I wanted Wheeler badly too. To be honest, I typed out a very simple response saying Brodie Van wagenen was on MLB radio and he did not think Wheeler was worth that kind of money because the premise we should have just spent whatever it takes is fanatical and nothing I say will be acceptable. However, I am going to tell you why I don’t have the same response to losing Wheeler as others here.
Wheeler wanted to go to Philly. In this type of negotiation, the agent is going to bounce back in forth between the clubs driving up the price but in the end the agent is going to give Philly the shot. The assumption here is that 118 was Philly’s final offer. Who is to say they should not be equally motivated.This is not Falvine’s first rodeo. At some point they probably realized they were being played and the only way they were getting Wheeler was at a price that no longer made sense at which point they probably dropped out.
Even if the assumption that 118 was a high as the Philly’s were willing to go, the premise that if he is worth 105 he is worth 125 is also fanatical. We all make this sort of judgment call in our own lives on a frequent basis. I would guess everyone here has seen a vehicle that interested them only to find out it have every gadget known to man and carried a price they were not willing to pay. I can assure you the team has a far more sophisticated methodology for establishing value that we have as fans. When they stop bidding, profit may have some weight but the primary emphasis is the most effective utilization of the dollars. In other words, they believed the best way to produce wins was to invest elsewhere. Fans of sports with a salary cap embrace this premise. They despise bad contracts because it hinders building a winner. Posters here must have heard the grumbling of Wolves fans over Wiggins getting a max contract.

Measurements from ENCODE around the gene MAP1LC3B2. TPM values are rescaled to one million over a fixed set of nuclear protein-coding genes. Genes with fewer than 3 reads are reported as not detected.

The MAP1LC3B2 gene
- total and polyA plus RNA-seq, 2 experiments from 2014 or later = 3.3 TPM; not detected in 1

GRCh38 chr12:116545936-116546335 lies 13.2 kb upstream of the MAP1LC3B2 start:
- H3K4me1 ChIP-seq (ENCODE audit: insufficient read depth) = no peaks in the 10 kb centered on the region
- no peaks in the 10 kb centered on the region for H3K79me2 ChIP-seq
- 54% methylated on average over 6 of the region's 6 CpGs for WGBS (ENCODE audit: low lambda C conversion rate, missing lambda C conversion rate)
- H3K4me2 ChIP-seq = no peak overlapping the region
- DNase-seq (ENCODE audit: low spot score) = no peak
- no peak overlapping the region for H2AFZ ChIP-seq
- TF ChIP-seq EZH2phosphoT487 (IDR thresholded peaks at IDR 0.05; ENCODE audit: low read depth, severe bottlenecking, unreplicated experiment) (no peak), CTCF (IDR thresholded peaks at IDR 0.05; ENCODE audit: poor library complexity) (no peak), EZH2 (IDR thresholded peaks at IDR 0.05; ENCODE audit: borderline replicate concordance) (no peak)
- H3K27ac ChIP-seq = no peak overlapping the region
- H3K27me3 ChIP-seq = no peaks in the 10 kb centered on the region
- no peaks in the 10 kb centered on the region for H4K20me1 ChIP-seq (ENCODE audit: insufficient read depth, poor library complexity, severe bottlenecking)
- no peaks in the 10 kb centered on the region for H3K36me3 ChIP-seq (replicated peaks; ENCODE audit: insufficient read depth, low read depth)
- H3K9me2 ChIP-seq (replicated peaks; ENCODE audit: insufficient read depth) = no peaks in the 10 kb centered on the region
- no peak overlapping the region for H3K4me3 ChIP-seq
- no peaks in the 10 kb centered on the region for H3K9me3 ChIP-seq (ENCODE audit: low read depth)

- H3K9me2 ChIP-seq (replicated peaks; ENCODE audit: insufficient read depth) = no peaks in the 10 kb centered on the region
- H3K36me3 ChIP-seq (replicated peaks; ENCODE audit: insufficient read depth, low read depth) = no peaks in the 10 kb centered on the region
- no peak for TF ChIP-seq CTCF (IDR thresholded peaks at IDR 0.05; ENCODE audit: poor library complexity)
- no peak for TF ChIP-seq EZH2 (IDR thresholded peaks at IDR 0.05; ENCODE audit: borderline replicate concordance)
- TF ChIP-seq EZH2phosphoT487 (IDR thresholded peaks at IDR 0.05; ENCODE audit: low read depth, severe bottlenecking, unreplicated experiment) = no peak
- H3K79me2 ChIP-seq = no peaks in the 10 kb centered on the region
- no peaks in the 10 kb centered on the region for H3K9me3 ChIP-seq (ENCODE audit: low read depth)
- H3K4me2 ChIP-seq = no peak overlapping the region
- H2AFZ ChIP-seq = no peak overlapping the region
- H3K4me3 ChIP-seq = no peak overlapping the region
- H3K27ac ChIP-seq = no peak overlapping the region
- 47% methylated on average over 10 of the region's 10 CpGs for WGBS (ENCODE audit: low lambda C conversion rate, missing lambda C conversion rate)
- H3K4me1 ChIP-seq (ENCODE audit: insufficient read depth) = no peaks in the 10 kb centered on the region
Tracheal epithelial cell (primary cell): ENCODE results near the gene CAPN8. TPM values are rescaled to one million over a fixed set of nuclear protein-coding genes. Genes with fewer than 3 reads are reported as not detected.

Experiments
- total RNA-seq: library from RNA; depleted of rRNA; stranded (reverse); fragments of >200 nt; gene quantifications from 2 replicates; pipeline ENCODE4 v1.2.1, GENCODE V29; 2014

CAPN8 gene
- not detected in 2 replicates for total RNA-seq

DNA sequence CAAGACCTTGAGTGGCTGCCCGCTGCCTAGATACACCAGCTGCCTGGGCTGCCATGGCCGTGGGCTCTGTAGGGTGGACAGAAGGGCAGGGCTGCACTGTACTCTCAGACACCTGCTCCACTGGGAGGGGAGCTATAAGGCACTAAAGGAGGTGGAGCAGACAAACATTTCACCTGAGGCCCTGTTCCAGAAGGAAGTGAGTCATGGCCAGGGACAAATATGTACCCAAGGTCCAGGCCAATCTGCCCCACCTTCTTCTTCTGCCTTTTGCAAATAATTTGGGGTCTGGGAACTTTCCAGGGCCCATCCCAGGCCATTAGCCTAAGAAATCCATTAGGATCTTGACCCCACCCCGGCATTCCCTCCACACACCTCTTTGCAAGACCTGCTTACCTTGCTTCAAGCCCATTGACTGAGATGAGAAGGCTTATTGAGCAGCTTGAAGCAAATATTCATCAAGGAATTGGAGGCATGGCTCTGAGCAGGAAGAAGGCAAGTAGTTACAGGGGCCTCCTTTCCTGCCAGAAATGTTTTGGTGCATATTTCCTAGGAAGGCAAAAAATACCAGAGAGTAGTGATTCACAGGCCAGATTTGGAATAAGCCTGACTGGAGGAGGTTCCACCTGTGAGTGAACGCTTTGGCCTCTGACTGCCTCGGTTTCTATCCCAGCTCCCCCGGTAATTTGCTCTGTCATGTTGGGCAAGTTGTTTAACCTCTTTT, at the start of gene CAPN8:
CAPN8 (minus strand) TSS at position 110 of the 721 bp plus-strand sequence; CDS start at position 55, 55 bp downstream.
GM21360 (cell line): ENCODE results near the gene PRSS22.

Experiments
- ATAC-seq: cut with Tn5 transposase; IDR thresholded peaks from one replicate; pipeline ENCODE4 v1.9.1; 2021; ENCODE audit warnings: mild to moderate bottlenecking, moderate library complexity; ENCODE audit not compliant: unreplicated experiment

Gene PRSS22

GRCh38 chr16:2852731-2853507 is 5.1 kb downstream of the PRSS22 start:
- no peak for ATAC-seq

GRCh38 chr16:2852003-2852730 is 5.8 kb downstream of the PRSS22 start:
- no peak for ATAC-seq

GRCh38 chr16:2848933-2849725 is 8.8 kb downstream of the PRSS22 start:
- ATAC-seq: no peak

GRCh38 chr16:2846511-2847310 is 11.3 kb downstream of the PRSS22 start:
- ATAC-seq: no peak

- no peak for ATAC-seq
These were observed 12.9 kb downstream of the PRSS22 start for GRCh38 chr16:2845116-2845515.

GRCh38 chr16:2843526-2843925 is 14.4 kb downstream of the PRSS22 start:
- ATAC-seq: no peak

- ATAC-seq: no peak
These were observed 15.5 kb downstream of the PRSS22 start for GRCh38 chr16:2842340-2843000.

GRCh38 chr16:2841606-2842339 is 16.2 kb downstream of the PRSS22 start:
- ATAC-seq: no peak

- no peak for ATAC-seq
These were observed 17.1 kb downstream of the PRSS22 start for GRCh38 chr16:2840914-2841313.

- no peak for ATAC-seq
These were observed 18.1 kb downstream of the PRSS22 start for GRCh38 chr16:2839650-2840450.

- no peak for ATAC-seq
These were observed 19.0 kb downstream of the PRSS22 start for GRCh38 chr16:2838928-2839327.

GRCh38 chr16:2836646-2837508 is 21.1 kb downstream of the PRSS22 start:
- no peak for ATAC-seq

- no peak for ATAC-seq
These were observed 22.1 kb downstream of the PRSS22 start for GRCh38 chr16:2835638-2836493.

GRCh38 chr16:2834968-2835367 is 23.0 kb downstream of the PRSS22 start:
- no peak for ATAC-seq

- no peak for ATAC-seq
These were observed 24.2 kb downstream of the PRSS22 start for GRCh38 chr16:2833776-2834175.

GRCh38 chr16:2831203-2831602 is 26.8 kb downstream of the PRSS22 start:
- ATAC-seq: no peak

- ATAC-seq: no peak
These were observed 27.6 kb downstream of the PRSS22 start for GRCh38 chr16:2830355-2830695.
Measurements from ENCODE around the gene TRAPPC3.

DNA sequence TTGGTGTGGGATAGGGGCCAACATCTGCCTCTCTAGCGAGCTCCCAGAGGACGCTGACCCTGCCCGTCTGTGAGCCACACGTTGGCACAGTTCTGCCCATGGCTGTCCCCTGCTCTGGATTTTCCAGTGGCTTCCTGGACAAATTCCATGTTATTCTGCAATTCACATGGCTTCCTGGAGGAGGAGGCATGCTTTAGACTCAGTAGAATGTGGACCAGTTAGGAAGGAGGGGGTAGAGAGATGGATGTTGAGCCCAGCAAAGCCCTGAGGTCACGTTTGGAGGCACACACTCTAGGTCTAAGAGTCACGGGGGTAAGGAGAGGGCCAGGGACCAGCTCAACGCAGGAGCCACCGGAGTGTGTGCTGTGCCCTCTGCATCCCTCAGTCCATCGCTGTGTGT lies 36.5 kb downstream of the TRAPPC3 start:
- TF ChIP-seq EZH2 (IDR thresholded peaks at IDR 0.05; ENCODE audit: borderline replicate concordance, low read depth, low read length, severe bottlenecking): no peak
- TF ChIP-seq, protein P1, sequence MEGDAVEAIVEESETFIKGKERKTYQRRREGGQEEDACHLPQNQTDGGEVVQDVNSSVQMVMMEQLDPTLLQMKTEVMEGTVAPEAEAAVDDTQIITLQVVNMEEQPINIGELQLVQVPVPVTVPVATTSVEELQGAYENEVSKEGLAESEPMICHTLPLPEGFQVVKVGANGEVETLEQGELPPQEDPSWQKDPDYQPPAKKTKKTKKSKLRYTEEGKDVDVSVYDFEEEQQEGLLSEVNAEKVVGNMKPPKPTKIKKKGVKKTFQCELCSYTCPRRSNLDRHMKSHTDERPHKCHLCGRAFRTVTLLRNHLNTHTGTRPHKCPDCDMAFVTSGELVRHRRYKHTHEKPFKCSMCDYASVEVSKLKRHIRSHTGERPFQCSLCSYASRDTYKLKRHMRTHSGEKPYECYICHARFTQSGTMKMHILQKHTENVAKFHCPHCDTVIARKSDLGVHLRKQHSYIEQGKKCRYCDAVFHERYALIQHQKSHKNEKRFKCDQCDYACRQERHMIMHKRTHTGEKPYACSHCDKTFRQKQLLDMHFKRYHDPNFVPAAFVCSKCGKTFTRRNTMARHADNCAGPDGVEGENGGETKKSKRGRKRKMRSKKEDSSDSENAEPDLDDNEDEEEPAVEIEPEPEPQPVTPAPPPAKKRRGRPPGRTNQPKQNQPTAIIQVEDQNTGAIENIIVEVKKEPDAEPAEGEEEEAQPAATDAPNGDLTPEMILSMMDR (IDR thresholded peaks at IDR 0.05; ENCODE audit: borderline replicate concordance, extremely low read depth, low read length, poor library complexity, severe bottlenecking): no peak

There is an also an absolutely indisputable premise that gets ignored here. As a matter of fact people make fun of the value premise. However, the reality is that the Minnesota Twins have to produce more wins per dollar spent than half the teams in this league. Therefore, some players make much more sense for teams that have enough revenue to pay for a player and still have the Twin’s budget left over. Philly's incremental revenue covers wheeler 3X. Some teams can sign several Wheelers and still have the Twins budget left over. The problem here is that many people refuse to recognize this reality so they take the stance the Twins are just interested in profit.
Two-thirds of the people who read this will not stop for 10 seconds to consider if this is reasonable. They will be busy thinking up something to blast me with as they read it.
I read it, and considered it, so don't blast me in reply.
I get that $118 mil may not have been the Phillies best offer, or it may have already represented an overpay, etc. I still think it could have been worth making such an offer -- no offense to the White Sox, but I don't think they were much of a test for Wheeler's off-field preferences, and it may have been worth overpaying if he was their #1 target, and to avoid getting shut out. Much depends on what the Twins do the rest of the offseason, of course, but I really did not like hearing that the Twins were prepared to offer more but didn't get a chance.
As far as 105 not also being worth 125, obviously that was the Twins judgement but it remains to be seen whether it was correct. The FA market in pro sports is nothing like an individual shopping for a car. Car shopping, it is perfectly acceptable (and admirable, even) for people to err on the side of frugality and utility every single time. That's not really the nature of running a pro sports franchise -- it's competitive by nature, and some risks have to be taken. Additionally, the FA market has many more variables than car shopping, and is much harder to predict -- what one sees as the upper limit price on a FA might change dramatically over a short period of time, based on competition and scarcity of resources.
Now, it is better that the Twins have failed to sign a big contract so far than to have signed the wrong big contract, but it would be better still if we were able to sign the *right* big contract. That's part of my expectation for this front office too -- not the only part, but a big enough part that I'm following their offseason moves.